This is the first study of its kind to investigate the role of baseline phi and phi density in predicting future PCa risk. Self reported limitations of the study include its retrospective nature. Not all men received a pre biopsy MRI so all biopsies at baseline were systematic TRUS biopsies which can lead to underdiagnosis of cancers in a proportion of men at initial biopsy. Not every man had a follow-up biopsy or MRI prostate, and undiagnosed cancers might exist in the cohort. The authors observed that men without a re-biopsy were mainly men in the lower baseline phi groups with static PSA over almost 6.5 years, and the risk of significant cancer in this cohort (with previous negative biopsy and a static PSA over a long time period) would be exceedingly low.

PHI is already a part of the European Association of Urology cancer guidelines and PHI density may have broader clinical utility in the near future. In summary men with a prior negative prostate biopsy, a higher phi (≥35) or phi density (≥1.2) will need closer follow-up and repeated investigation, while men with lower phi (<25) or phi density (<0.4) with minimal HGPCa risk could have less frequent follow-up.

Reference

  1. Liu AQ, Remmers S, Lau S et al. Initial Prostate Health Index (phi) and phi density predicts future risk of clinically significant prostate cancer in men with initial negative prostate biopsy: a 6-year follow-up study. Nature: Prostate Cancer and Prostatic Diseases 2021.

 

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 About the Author

Kalli Spencer

MBBCh, FC Urol (SA), MMed (Urol), Dip.Couns (AIPC)

Kalli is an internationally renowned Urological Surgeon, specialising in oncology and robotic surgery. He trained and worked in South Africa, before relocating to Australia where he has worked at Macquarie University Hospital and Westmead Hospital. His passion for what he does extends beyond the operating room, through public health advocacy, education and community awareness of men’s health, cancer and sexuality.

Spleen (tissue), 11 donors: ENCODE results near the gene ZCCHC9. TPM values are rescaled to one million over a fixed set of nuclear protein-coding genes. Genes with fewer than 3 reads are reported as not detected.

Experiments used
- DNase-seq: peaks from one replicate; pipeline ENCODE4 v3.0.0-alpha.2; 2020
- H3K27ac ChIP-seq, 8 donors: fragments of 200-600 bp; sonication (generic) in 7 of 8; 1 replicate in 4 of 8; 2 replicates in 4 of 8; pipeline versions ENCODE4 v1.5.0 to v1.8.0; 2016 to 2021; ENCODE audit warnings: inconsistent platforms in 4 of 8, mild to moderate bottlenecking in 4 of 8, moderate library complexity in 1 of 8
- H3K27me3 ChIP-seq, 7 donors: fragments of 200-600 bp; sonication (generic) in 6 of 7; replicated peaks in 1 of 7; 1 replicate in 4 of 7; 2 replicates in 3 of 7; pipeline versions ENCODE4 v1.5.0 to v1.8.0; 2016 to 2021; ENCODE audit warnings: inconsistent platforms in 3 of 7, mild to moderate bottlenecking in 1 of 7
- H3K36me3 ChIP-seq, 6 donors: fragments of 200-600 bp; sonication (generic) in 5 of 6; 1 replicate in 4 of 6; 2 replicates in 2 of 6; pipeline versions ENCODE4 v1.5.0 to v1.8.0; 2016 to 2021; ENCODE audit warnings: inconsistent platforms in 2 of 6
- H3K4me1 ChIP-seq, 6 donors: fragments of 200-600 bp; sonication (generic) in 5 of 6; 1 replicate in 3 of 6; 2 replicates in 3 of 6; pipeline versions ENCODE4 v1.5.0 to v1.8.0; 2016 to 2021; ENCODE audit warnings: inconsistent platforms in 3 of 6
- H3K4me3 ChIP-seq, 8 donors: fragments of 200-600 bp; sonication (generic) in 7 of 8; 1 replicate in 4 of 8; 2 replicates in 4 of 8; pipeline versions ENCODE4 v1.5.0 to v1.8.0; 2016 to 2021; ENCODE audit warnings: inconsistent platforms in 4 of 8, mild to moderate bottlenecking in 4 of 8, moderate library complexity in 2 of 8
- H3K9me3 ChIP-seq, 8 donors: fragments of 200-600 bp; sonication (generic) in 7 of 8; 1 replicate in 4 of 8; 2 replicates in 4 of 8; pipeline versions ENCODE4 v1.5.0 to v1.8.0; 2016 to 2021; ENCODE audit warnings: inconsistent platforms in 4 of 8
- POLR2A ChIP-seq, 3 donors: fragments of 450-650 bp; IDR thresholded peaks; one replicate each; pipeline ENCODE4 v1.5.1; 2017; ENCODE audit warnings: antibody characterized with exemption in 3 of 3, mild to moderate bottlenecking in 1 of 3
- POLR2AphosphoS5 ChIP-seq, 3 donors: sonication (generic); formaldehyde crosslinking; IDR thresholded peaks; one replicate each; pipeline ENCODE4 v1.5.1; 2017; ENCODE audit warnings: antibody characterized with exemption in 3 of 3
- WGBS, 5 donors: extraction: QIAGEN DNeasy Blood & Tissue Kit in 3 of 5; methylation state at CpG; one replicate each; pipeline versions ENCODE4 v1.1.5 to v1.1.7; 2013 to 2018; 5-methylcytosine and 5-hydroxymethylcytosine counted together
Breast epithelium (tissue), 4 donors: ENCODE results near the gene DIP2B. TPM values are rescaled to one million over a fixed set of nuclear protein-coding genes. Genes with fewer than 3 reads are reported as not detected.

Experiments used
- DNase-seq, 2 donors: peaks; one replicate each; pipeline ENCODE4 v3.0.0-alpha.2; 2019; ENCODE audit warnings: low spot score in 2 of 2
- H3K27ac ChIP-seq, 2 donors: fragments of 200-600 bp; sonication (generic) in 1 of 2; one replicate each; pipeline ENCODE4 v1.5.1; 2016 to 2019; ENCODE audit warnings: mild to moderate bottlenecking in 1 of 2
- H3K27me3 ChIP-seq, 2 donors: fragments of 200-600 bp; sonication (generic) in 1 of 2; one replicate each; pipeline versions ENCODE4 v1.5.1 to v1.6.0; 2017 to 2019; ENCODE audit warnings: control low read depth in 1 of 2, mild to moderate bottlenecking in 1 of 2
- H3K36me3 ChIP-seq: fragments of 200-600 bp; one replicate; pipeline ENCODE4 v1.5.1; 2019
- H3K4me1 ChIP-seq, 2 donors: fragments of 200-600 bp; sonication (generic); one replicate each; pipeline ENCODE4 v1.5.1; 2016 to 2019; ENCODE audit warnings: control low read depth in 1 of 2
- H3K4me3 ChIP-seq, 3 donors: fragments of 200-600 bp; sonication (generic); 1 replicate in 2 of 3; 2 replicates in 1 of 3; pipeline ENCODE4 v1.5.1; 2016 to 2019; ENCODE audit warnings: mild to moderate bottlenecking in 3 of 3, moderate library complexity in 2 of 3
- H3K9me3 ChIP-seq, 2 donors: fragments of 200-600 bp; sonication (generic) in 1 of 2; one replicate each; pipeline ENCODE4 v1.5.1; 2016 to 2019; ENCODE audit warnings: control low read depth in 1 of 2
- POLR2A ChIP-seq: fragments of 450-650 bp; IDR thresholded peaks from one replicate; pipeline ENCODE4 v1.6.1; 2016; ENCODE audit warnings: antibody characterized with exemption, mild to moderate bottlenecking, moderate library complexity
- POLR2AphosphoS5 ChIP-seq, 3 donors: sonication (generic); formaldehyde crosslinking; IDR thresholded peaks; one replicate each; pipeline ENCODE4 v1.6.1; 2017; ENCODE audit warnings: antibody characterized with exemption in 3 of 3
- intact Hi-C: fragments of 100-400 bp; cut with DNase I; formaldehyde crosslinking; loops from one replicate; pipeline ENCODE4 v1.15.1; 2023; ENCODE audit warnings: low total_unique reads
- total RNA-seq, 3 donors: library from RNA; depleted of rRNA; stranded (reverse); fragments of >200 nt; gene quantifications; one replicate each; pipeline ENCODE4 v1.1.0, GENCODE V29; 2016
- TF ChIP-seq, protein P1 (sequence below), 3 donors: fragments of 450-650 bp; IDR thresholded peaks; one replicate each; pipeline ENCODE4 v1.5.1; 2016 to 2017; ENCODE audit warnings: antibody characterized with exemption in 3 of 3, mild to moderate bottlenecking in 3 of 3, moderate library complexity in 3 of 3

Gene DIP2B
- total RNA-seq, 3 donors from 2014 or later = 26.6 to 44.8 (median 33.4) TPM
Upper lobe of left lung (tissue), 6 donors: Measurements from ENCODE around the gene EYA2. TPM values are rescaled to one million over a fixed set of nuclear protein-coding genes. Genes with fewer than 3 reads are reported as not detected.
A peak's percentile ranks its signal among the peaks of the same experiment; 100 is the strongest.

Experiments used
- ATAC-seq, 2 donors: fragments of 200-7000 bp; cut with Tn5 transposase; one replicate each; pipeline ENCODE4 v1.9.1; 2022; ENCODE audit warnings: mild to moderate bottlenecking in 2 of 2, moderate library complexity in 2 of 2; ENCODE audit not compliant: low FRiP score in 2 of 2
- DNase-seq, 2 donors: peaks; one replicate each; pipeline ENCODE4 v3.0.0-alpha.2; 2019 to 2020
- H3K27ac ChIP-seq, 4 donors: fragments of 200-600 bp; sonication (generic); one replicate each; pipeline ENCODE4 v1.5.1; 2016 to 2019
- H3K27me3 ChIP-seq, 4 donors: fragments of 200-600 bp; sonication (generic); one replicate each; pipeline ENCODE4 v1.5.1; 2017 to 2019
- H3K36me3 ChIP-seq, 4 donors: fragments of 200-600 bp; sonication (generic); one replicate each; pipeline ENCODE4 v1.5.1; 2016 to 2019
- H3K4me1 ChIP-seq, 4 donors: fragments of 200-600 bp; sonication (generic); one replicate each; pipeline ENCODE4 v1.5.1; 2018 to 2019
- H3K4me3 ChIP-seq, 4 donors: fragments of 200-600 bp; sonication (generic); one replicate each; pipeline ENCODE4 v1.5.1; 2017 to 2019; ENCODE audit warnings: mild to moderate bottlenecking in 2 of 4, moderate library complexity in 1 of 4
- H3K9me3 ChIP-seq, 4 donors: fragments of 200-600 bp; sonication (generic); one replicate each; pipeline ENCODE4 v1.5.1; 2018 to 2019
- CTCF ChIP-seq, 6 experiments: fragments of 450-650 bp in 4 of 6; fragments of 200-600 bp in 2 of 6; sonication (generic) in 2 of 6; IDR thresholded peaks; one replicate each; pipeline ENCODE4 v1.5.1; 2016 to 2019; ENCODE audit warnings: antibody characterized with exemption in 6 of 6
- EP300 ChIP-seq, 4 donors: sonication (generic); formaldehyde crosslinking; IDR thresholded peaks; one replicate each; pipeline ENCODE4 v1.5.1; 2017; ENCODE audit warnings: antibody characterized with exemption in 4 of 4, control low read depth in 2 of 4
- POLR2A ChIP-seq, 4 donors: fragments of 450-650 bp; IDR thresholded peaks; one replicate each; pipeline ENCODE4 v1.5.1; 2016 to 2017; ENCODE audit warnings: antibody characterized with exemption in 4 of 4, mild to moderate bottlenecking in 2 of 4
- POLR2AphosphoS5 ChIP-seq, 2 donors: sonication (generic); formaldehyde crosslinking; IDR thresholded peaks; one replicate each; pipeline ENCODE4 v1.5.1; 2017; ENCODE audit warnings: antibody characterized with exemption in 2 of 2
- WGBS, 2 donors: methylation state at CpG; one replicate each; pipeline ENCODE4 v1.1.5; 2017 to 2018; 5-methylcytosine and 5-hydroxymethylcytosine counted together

Kalli has been involved with the Prostate Cancer Foundation of Australia for many years, advocating for improved cancer care and facilitating community prostate cancer support groups.

 
 
 
Help is Available
 

Prostate Cancer Specialist Telenursing Service:

If your life has been impacted by prostate cancer, our Specialist Telenursing Service is available to help. If you would like to reach out to the PCFA Prostate Cancer Specialist Telenurse Service for any questions you have about your prostate cancer experience, please phone 1800 22 00 99 Monday - Friday 9am - 5pm, Wednesday 10am-8pm (AEST).

 

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PCFA is proud to have a national network of affiliated support groups in each state and territory of Australia consisting of men and women who have a passion for assisting others who encounter prostate cancer. This network is made up of over 170 affiliated groups who meet locally to provide one-to-one support, giving a vision of life and hope after treatment. Call us on 1800 22 00 99 to find your local group.

 

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MatesCONNECT is a telephone-based peer support program for men affected by prostate cancer. If you’ve recently been diagnosed with prostate cancer, our MatesCONNECT service can connect you to a trained volunteer who understands what you’re going through. All of our volunteers have been through prostate cancer. Simply call us on 1800 22 00 99 to be connected with a volunteer.